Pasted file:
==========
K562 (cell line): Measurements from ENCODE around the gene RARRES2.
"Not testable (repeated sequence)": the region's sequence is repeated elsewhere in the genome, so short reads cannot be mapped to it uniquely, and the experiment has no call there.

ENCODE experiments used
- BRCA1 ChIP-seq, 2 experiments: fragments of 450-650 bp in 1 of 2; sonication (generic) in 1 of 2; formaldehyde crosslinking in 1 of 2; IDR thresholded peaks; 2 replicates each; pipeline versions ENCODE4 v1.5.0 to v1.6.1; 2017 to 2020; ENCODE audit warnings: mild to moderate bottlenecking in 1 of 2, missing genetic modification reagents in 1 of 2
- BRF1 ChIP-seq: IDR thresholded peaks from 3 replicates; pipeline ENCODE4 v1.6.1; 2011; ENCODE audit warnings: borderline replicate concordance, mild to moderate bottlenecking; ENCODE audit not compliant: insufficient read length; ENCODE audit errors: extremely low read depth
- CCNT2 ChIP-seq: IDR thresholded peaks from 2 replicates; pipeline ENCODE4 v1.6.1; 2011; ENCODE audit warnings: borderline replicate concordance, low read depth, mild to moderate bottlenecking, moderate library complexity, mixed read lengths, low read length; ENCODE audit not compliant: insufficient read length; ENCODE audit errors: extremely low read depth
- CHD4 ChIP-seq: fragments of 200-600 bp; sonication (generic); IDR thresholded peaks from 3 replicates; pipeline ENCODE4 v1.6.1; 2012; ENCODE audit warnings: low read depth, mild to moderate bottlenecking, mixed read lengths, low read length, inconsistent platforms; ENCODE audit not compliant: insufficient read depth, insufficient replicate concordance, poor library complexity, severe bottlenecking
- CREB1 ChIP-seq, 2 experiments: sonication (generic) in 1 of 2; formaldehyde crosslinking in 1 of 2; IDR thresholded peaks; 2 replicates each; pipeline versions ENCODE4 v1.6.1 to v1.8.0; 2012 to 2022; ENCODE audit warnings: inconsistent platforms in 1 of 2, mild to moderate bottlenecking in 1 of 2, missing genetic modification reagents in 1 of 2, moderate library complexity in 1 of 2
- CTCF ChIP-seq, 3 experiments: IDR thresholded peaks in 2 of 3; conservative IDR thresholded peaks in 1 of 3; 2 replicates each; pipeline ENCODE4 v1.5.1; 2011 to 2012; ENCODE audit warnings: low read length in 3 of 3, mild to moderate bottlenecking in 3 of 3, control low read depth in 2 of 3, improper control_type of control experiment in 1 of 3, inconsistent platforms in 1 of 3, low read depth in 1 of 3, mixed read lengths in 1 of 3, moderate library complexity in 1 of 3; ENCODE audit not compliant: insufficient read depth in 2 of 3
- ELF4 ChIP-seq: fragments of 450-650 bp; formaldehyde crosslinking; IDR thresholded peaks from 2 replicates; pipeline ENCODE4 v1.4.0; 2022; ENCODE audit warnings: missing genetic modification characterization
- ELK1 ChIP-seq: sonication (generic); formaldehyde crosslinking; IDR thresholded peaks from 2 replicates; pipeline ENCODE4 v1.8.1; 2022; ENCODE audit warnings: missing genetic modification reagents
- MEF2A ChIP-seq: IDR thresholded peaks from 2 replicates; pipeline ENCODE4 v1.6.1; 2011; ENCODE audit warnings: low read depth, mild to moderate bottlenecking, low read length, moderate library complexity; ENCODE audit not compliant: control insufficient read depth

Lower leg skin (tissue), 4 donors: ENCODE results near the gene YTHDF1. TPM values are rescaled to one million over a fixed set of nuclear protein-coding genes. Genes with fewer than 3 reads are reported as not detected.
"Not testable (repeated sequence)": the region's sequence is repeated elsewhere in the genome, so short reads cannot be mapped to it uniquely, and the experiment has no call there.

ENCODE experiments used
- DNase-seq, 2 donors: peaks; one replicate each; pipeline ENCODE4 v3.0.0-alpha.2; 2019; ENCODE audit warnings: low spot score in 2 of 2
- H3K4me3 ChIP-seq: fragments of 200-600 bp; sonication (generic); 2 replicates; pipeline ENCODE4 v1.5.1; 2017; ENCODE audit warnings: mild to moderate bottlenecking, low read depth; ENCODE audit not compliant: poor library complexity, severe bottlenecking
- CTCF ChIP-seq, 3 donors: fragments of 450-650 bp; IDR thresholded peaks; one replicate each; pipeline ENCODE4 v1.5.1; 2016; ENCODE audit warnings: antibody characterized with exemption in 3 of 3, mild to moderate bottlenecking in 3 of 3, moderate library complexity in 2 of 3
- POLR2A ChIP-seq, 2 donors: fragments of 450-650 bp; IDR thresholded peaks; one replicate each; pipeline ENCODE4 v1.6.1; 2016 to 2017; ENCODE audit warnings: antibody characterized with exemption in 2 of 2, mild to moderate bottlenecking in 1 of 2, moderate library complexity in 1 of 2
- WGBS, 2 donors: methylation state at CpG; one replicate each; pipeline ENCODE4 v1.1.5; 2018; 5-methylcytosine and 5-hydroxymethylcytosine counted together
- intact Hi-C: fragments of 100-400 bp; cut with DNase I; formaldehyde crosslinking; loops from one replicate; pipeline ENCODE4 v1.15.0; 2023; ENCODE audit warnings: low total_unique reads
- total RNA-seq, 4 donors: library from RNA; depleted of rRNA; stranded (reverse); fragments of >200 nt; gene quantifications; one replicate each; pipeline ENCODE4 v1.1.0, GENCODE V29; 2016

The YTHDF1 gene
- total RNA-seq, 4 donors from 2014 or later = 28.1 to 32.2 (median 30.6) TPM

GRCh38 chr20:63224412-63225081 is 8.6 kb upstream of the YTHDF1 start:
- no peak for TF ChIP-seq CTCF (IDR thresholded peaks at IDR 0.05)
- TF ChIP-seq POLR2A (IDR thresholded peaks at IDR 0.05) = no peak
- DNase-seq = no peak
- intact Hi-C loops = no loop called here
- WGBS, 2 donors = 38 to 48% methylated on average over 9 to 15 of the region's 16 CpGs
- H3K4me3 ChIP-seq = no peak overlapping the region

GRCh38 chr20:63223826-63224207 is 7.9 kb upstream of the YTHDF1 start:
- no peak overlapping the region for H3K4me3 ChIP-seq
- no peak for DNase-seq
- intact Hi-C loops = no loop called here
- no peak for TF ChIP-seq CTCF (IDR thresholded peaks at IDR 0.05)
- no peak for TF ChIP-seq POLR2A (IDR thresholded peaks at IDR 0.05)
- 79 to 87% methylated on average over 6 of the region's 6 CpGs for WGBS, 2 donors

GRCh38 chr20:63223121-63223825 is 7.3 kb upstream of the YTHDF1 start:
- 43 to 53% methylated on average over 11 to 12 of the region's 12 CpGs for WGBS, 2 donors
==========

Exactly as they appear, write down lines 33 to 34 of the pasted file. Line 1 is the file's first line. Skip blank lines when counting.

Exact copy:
- no peak overlapping the region for H3K4me3 ChIP-seq
- no peak for DNase-seq